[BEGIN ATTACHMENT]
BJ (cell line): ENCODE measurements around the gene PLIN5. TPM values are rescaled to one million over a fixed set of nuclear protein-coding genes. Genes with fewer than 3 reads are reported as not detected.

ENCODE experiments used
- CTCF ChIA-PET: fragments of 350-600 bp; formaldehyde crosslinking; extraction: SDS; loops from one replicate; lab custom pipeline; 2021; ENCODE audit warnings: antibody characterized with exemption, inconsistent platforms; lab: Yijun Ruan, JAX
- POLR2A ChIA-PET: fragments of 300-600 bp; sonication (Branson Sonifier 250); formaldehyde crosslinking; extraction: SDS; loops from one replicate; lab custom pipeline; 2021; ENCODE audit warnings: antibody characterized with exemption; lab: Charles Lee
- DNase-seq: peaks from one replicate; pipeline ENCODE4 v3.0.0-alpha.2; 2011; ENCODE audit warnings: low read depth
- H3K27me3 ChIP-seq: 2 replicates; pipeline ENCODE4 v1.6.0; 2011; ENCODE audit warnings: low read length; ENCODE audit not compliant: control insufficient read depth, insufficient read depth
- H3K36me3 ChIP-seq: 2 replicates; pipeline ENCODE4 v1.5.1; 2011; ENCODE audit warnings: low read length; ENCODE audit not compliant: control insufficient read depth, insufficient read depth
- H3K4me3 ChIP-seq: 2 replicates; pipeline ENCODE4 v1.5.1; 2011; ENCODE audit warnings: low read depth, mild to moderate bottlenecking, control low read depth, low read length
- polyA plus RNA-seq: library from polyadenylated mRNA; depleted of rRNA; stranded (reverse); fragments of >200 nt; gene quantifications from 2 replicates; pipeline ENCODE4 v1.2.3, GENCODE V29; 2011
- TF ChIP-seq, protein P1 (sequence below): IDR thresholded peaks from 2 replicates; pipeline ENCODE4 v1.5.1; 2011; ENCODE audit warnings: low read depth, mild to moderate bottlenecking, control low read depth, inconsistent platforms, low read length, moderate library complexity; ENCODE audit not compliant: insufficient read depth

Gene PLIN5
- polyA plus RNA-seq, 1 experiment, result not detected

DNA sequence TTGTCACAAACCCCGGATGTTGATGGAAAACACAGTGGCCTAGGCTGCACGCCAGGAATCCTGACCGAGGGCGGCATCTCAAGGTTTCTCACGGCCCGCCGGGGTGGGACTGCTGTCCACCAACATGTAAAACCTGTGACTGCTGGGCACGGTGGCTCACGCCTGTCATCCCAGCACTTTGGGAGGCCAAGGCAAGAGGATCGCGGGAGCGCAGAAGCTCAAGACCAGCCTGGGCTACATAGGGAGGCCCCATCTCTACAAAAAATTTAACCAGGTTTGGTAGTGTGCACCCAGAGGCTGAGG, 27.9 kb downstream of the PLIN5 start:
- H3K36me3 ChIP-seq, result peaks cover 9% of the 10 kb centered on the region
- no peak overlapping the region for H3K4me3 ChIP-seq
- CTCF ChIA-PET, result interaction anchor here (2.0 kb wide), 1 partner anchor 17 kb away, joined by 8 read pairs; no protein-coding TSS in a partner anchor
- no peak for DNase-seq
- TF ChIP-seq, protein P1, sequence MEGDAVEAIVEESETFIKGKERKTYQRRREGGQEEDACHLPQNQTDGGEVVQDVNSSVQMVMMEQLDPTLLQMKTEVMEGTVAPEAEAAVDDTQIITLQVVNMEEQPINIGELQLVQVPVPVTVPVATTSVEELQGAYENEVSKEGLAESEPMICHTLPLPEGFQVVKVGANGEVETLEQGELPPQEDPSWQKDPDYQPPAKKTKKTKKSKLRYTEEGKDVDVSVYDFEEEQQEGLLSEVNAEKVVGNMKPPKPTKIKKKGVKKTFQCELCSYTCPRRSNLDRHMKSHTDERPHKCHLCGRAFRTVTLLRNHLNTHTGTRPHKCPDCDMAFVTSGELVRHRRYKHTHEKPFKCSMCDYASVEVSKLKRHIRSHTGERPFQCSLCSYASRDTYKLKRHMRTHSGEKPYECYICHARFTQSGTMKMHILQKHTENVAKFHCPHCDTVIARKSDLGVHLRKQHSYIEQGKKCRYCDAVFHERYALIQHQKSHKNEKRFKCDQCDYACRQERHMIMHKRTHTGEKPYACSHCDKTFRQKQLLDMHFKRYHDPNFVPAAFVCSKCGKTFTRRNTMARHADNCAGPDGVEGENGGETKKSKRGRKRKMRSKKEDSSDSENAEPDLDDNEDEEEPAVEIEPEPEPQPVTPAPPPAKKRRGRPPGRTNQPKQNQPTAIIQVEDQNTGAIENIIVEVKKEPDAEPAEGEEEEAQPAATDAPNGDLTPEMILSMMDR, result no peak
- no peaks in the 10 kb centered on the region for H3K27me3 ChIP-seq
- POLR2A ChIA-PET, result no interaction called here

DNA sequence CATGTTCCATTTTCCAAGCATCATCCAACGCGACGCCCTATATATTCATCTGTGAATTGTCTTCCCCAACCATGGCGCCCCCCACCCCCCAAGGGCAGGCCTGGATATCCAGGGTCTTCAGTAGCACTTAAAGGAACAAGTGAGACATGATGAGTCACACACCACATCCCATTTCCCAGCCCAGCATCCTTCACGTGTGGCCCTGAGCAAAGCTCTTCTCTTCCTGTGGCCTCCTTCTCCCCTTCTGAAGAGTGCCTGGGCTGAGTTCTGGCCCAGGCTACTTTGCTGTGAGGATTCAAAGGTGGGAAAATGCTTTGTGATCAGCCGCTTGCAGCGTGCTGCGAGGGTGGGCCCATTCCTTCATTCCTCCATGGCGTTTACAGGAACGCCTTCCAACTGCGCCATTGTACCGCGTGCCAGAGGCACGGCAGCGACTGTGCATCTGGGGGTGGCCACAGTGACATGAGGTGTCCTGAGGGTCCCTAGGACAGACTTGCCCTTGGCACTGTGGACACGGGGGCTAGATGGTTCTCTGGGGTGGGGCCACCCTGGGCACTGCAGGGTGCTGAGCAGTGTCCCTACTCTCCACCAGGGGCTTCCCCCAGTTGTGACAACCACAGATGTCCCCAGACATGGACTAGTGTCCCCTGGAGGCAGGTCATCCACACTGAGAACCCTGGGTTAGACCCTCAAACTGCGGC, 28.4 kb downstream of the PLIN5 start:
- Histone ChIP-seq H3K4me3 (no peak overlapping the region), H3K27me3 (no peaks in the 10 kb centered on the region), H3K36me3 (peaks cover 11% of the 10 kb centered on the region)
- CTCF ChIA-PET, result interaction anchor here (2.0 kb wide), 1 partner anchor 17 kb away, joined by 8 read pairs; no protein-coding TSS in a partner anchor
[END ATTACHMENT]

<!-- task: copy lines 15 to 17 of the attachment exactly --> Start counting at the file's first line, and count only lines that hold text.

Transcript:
- no peak overlapping the region for H3K4me3 ChIP-seq
- CTCF ChIA-PET, result interaction anchor here (2.0 kb wide), 1 partner anchor 17 kb away, joined by 8 read pairs; no protein-coding TSS in a partner anchor
- no peak for DNase-seq